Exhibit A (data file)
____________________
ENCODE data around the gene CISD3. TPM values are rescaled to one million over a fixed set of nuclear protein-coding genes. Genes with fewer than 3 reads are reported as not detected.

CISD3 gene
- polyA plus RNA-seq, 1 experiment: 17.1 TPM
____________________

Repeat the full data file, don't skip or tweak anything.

ENCODE data around the gene CISD3. TPM values are rescaled to one million over a fixed set of nuclear protein-coding genes. Genes with fewer than 3 reads are reported as not detected.

CISD3 gene
- polyA plus RNA-seq, 1 experiment: 17.1 TPM